You could refer to this image Shutterstock created to enlist some commonly used aspect ratios.

 Chart of best image aspect ratios

Source for the image and the table data: Shutterstock

Aspect ratio Typical dimensions (inches) Typical dimensions (pixels) Ideal for
1:1  8 x 8 1080 x 1080 Social media profile photos and mobile screens
3:2 6 x 4 1080 x 720 Photography and print
4:3 8 x 6 1024 x 768 pixels TVs, monitors, and digital cameras
16:9 1920 x 1080 and 1280 x 720 Presentations, monitors, and widescreen TVs

With reference to the table above, it’s best to focus on the 1:1 and 4:3 image ratio that are apt for social media, mobile screens, photography, and print.

You might have your own dimension templates based on the content management system (CMS) you’re using.

According to Squarespace, the most ideal size for image optimization on a CMS is 1500 and 2500 pixels.

Here’s a quick and simple answer to spot the most common image sizes for the web.

Chart on most ideal image optimization sizesSource: Shutterstock

Bottom line

From personal observation, I can suggest using 1080 X 1080 pixels and 1500 X 2500 pixels.

If you’re feeling too lazy to go through all these details, you could also try scaling the image from the corner arrow while you’ve pressed the “Shift” key. Works for some platforms.

4. Naming images – Best practices

Search engines have brains without eyes, so unless you name your images right, they won’t be able to  “read” your images nor rank you accordingly. This is where your keywords come into play. As I’ve mentioned above, if you name your images well, you can improve your keyword density and chances of ranking.

Let’s explain this with an example:

  • How people commonly save images – “Haphazard/random numbers and alphabets”, “Flowers can dance”, and “What was I thinking”
  • How  people should save images  – “five-tips-for-image-optimization” and “the-ideal-method-for-naming-images-in-2019”

Name your images in all small letters with hyphens in between and leave no spaces. As you’ve seen, I’ve used the keyword “image optimization” in the “five-tips-for-image-optimization” example. You’ll be surprised with how much that helps in ranking.

Bonus

You could also use the following to improve keyword usage in your site content:

  • Alt text (If your image is loading slowly, this text appears in place of the image so users can get an idea of what should be there.)
  • Captions (Text that gives a short description, helping users know more about the image.)

Plus, if you have an ecommerce site, you could even make good use of structured data to give the search engine more specific details about your products’ color, type, size, and a lot more.

5. Compressing the byte size of the image files

Compressing a file is possibly the simplest yet the most crucial part of image optimization as it directly relates to the website’s loading time. Points one to four prepare you for this final stage of image optimization.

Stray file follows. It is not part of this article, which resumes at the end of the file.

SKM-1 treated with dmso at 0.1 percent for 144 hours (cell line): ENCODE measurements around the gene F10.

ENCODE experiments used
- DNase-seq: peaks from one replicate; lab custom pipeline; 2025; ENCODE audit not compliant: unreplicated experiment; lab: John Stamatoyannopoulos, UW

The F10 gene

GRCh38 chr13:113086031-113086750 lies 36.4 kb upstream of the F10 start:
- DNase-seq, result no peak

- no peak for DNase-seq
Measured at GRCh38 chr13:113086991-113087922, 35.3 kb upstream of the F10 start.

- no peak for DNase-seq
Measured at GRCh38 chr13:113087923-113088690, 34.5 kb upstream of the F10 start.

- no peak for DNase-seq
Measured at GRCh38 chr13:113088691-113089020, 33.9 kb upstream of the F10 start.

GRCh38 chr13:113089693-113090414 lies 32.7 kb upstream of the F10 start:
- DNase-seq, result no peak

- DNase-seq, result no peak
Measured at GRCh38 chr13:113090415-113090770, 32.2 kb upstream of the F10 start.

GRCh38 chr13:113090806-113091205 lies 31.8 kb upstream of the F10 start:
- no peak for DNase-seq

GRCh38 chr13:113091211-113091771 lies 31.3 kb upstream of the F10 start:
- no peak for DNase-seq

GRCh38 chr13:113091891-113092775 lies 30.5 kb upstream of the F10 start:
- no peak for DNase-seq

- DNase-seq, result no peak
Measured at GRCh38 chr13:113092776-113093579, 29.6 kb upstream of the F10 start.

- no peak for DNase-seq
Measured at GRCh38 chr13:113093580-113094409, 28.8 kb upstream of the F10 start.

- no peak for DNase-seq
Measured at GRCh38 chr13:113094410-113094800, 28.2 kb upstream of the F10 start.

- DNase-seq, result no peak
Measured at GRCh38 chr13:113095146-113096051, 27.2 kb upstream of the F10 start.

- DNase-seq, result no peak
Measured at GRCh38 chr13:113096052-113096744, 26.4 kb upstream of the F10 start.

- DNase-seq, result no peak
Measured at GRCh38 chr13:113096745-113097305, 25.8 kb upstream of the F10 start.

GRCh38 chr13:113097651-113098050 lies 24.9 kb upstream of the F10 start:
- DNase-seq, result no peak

Two live examples of how much load time can cost your bottom line:

  • Amazon.com observed a one percent decrease in sales for every 100-ms increase in the page load time.
  • Google experienced a 20 percent drop in revenue for every 500-ms increase in the search results’ display time.

What’s the ideal image file size?

A file size below 70 kb is what you should be targeting. In case of heavy files closer to 300 kb, the best you can achieve is a 100 kb file size. Doing so saves your images from taking extra milliseconds to load while it gives you lossy, compressed images that do not compromise the visual quality.

How can you decrease an image’s file size?

All you need to do is drop these files on a file compression site and you’re all set. These are some good, free image file compression online tools:

  • TinyPNG/TinyJPG – (Compresses .png and .jpg files – 135 kb reduced to 43.9 kb – Does up to 20 images at a time – Supports dropbox)
  • Image optimizer – (Compresses .png and .jpg files – 135 kb reduced to 49 kb – Only does 1 file at a time)
  • WeCompress – (Compresses .png, .jpg, and other files – 135 kb reduced to 48 kb – Only does 1 file at a time)
  • EzGif – (Compresses .gif and other files – 2MiB reduced to 1.77MiB – Only does 1 file at a time. It also lets you edit the gif before compressing it.)

Bonus tips

  • Use web fonts in place of images with text on them as they look better, do not need to be scaled with the image, take less space, and save loading time.
  • Use 72dpi resolution for your images.

Closing notes

You could be using all these image optimization tips and still get stuck with a site that loads in 13 seconds or even worse. This is when you might want to ask yourself:

  • Do I need all these images?
  • Which images are redundant?
  • What’s the best place to put images on the site?

Website content, both visual and written, has an intertwined relationship that stimulates emotions and inspires people to further engage with your product or service. People (or at least I) judge a business through its website so feel free to tell us, which was the last impressive website you visited? Or what have you done for image optimization?

The post Image optimization for SEO: Everything you need to know for success appeared first on Search Engine Watch.

Why and how to investigate the top tasks of your visitors

Why and how to investigate the top tasks of your visitors